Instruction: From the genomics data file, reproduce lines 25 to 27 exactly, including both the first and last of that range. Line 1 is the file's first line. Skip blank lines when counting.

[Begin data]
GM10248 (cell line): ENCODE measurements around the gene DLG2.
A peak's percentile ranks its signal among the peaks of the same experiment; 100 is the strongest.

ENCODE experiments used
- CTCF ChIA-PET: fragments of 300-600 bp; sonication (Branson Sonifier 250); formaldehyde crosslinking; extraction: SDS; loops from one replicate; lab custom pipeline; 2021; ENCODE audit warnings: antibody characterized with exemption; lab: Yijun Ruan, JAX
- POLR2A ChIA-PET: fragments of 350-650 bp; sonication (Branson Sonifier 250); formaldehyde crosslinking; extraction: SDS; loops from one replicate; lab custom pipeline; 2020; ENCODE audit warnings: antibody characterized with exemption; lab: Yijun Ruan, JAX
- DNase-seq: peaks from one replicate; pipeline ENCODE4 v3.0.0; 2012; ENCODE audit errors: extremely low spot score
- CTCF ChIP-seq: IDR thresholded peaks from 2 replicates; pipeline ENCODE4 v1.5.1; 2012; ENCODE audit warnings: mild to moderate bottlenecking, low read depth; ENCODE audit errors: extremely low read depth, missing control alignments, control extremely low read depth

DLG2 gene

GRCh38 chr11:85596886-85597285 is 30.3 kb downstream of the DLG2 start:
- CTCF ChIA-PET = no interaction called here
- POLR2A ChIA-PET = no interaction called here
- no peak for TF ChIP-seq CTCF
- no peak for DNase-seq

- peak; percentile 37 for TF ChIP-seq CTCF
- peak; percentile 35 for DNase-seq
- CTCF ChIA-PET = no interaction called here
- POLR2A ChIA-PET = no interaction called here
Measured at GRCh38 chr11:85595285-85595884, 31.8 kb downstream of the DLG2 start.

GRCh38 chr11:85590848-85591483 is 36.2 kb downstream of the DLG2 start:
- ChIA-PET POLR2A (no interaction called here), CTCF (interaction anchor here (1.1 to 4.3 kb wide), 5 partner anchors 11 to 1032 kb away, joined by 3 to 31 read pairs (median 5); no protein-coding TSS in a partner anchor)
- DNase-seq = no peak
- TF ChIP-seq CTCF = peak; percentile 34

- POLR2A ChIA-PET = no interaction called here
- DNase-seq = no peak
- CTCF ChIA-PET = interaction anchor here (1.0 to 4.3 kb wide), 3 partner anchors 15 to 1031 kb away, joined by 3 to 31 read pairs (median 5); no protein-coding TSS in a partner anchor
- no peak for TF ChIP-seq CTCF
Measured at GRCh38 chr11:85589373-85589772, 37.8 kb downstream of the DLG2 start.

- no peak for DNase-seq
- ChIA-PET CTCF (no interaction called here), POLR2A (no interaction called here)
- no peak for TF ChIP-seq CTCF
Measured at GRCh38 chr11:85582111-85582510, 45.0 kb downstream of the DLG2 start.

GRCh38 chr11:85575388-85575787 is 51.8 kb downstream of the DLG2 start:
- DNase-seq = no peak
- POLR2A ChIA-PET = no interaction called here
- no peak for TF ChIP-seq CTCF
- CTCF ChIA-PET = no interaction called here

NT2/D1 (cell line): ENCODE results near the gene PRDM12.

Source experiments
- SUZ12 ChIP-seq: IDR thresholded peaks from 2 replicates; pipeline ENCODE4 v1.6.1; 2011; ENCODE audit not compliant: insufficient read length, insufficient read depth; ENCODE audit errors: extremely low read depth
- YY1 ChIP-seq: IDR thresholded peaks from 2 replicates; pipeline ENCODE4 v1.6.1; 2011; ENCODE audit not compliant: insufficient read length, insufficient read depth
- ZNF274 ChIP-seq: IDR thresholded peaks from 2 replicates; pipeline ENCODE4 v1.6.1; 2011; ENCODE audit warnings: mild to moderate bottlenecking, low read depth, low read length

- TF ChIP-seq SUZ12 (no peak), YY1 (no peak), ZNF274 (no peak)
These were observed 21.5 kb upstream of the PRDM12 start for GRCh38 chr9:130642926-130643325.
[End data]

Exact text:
- CTCF ChIA-PET = interaction anchor here (1.0 to 4.3 kb wide), 3 partner anchors 15 to 1031 kb away, joined by 3 to 31 read pairs (median 5); no protein-coding TSS in a partner anchor
- no peak for TF ChIP-seq CTCF
Measured at GRCh38 chr11:85589373-85589772, 37.8 kb downstream of the DLG2 start.